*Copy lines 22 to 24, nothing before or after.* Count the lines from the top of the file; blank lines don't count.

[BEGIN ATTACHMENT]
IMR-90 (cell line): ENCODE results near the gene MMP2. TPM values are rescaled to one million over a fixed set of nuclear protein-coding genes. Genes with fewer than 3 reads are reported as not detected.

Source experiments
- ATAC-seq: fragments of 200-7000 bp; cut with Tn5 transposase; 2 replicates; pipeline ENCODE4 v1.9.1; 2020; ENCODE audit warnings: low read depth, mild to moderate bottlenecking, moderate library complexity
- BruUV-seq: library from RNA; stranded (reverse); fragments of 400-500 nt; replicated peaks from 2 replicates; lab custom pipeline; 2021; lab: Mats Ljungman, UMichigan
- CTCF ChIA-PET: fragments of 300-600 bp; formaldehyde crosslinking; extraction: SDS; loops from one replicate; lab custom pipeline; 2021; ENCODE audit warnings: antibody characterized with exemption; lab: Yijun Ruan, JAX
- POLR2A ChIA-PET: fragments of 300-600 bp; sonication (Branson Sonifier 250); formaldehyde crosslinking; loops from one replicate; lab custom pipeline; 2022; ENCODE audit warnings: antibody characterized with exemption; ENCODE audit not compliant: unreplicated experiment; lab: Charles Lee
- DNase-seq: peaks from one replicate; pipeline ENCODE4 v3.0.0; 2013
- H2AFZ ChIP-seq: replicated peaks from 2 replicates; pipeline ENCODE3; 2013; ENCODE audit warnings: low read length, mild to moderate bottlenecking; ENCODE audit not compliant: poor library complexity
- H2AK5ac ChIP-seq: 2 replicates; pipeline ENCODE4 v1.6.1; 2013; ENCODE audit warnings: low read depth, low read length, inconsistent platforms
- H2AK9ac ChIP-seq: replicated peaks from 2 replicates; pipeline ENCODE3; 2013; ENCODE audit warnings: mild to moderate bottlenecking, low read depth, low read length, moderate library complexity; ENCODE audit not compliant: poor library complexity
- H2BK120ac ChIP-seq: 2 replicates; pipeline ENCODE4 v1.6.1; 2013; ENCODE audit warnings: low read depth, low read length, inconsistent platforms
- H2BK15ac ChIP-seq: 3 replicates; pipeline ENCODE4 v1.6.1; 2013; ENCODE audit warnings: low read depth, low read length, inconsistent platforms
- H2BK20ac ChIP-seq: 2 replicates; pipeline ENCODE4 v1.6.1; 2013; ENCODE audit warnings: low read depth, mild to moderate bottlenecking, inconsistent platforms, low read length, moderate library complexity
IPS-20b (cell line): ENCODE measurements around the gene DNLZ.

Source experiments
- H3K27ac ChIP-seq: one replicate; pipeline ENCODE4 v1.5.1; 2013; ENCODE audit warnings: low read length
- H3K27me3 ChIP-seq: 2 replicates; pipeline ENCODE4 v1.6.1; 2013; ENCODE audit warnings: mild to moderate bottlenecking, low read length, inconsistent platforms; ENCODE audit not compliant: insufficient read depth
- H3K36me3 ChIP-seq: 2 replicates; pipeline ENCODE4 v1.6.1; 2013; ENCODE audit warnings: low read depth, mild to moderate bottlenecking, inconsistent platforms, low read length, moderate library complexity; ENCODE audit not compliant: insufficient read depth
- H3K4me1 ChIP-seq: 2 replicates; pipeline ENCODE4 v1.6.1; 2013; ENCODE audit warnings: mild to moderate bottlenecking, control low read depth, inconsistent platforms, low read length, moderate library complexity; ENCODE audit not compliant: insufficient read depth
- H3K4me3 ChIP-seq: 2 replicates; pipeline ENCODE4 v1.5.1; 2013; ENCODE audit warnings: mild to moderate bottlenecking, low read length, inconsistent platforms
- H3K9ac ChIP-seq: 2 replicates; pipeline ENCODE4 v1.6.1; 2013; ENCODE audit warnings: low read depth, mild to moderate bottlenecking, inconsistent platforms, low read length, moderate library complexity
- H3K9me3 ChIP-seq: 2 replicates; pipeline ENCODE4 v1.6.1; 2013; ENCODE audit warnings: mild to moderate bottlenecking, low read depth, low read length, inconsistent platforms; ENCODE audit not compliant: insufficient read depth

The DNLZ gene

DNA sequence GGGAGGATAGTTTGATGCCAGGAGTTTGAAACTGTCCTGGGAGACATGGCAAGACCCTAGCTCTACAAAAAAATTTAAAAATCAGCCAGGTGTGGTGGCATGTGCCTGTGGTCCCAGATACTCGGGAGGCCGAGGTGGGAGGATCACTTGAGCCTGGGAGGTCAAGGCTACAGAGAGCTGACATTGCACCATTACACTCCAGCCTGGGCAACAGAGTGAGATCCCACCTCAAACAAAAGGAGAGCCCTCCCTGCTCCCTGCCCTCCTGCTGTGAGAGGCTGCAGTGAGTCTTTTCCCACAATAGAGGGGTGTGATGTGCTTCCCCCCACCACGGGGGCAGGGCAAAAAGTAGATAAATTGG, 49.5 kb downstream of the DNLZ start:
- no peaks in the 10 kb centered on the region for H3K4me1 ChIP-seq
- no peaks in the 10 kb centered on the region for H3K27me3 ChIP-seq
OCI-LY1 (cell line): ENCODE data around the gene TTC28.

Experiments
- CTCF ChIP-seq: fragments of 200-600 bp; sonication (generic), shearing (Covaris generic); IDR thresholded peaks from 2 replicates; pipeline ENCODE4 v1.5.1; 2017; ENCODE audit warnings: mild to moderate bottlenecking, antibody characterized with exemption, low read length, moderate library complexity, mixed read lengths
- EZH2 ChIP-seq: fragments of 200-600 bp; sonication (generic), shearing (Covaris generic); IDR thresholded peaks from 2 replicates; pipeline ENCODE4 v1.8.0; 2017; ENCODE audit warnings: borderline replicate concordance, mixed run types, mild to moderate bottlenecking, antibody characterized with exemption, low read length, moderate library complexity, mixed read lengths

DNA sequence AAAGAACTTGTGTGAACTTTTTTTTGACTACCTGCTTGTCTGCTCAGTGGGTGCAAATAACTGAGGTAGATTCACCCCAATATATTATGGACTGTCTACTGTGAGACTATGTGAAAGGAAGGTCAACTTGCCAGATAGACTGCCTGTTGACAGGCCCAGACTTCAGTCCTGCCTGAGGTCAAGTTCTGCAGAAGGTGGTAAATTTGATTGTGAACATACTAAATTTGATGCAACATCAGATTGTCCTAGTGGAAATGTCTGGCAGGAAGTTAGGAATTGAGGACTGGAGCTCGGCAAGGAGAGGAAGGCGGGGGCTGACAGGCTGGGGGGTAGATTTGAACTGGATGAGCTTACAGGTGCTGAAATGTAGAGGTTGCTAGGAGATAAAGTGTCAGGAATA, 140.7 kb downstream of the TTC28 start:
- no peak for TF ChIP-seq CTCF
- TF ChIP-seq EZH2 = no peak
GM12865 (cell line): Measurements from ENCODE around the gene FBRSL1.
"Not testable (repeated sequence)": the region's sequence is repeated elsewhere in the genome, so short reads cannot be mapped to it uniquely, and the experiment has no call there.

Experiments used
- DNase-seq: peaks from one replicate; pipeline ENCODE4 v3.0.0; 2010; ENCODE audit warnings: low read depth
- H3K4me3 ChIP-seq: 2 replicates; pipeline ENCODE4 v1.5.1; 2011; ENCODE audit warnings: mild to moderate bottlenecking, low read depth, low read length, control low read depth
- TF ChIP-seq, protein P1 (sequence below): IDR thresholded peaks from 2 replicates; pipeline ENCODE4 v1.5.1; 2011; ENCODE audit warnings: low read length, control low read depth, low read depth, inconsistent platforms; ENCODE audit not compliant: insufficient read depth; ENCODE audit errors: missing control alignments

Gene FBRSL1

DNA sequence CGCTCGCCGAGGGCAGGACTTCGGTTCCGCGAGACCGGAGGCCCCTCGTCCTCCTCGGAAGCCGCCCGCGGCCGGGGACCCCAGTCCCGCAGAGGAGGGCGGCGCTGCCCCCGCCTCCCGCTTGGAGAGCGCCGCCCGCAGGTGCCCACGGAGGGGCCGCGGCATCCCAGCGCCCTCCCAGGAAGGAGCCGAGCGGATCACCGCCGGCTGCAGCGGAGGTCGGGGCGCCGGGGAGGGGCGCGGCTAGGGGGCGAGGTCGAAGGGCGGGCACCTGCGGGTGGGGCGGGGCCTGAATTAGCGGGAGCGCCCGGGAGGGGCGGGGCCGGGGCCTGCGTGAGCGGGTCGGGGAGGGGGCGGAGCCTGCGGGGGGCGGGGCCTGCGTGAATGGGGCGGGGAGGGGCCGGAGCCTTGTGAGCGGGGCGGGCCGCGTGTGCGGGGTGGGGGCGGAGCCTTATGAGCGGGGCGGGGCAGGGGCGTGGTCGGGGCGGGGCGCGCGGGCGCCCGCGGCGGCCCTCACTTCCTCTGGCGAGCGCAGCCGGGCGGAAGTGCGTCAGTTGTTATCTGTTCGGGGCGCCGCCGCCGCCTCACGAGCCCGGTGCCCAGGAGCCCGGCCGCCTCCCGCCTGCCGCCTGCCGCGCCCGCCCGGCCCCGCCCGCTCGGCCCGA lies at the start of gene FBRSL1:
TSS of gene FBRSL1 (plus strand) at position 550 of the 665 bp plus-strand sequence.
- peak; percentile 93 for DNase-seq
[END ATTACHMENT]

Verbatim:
- H3K9me3 ChIP-seq: 2 replicates; pipeline ENCODE4 v1.6.1; 2013; ENCODE audit warnings: mild to moderate bottlenecking, low read depth, low read length, inconsistent platforms; ENCODE audit not compliant: insufficient read depth

The DNLZ gene

DNA sequence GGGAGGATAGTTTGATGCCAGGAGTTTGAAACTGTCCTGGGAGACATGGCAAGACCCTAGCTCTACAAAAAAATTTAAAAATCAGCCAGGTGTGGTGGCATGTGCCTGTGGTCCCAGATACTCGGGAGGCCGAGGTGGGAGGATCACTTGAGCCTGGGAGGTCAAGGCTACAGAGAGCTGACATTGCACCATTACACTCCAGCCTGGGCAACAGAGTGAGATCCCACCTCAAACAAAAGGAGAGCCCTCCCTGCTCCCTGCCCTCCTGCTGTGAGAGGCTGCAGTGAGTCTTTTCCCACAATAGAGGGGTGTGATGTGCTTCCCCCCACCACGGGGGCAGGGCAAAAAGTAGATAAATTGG, 49.5 kb downstream of the DNLZ start: